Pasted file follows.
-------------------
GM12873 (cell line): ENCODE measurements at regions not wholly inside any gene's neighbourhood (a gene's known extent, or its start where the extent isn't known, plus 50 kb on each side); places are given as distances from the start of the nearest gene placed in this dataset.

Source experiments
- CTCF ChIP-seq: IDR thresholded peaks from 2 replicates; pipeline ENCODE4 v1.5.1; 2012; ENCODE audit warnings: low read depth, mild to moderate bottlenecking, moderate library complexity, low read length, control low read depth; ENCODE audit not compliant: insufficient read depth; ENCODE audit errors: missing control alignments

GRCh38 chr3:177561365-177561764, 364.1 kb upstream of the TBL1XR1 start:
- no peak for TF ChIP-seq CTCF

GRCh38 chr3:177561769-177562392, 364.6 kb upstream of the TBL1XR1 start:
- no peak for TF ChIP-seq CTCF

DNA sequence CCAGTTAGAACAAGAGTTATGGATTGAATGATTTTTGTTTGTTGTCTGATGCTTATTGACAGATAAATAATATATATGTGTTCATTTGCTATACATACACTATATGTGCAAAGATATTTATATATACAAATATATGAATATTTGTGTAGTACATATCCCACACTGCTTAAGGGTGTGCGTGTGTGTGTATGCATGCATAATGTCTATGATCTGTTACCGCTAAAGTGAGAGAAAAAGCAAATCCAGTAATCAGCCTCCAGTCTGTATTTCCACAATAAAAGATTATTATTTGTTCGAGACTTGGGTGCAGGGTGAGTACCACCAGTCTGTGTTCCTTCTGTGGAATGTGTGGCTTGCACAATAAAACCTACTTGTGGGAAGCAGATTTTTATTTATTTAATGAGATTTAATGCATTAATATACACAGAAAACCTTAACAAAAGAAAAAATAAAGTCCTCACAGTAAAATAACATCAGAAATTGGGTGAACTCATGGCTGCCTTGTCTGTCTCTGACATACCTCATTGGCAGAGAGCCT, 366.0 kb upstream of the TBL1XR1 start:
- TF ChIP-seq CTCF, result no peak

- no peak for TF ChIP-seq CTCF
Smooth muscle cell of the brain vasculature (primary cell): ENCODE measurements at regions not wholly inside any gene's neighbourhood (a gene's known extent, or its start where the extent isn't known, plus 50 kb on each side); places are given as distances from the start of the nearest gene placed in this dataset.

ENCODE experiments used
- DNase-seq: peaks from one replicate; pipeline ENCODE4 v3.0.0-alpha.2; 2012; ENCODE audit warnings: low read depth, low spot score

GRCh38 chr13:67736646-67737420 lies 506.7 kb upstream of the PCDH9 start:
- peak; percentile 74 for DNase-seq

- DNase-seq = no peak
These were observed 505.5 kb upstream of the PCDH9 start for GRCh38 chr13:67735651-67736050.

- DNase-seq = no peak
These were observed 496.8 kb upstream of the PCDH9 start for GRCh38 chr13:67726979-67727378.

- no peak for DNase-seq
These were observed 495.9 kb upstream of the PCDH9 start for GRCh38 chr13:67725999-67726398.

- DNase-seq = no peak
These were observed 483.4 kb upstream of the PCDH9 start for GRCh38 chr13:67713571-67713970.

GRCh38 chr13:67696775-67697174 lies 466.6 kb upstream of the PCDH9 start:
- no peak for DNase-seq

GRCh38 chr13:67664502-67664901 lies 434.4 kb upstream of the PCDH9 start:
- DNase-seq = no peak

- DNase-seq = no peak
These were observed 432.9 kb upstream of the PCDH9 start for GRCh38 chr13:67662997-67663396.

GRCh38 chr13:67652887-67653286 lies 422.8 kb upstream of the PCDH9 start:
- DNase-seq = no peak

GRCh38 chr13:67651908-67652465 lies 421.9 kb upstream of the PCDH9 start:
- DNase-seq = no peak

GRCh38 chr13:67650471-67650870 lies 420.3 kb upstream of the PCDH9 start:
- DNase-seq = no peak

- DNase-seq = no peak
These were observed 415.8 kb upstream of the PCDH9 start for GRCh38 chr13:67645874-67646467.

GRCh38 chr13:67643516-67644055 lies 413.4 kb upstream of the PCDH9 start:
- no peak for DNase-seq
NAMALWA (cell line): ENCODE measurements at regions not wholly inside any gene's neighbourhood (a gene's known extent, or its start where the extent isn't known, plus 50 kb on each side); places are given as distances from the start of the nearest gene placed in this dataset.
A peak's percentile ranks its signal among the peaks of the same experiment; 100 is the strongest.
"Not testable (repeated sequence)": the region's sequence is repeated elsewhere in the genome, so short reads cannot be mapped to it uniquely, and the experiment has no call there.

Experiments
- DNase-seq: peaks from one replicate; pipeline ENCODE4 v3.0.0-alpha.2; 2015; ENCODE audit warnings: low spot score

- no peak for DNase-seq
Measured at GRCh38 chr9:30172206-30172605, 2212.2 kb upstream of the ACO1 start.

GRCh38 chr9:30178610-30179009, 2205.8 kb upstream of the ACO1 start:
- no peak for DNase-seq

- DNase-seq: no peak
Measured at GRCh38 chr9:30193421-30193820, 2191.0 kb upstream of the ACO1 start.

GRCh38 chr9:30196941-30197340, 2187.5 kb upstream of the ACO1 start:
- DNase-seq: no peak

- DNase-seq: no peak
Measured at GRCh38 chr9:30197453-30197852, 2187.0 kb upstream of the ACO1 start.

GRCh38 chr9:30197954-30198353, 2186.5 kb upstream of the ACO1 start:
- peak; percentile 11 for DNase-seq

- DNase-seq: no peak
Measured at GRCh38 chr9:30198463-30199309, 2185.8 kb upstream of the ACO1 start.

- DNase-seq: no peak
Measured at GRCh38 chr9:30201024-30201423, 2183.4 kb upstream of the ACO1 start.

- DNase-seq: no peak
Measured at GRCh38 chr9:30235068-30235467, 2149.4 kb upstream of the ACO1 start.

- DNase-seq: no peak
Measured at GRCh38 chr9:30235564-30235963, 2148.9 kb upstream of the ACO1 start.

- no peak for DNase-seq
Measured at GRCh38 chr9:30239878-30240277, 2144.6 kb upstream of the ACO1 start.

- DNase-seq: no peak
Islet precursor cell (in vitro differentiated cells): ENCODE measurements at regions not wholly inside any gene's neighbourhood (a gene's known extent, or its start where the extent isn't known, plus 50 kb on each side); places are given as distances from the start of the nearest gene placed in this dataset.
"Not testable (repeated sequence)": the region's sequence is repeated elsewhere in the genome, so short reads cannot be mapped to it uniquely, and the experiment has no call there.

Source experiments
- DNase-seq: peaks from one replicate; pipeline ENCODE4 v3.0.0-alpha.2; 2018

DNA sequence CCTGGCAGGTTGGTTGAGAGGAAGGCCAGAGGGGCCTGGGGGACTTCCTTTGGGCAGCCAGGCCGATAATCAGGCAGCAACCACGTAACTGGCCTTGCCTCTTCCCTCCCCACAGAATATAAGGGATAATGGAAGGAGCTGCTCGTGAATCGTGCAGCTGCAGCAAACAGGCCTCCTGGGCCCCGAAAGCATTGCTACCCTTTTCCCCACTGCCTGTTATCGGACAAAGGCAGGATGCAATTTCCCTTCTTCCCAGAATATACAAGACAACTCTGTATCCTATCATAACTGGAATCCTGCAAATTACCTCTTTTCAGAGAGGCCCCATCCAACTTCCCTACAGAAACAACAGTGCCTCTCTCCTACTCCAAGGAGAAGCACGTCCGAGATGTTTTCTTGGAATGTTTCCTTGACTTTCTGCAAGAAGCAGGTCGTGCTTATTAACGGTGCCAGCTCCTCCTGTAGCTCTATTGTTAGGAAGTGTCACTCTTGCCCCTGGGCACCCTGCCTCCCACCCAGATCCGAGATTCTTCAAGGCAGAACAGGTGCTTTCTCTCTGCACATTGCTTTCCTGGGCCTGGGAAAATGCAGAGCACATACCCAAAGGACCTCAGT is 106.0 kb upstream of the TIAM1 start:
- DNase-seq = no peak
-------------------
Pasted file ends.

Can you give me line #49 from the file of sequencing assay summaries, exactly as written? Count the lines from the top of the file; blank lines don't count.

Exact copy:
- DNase-seq: no peak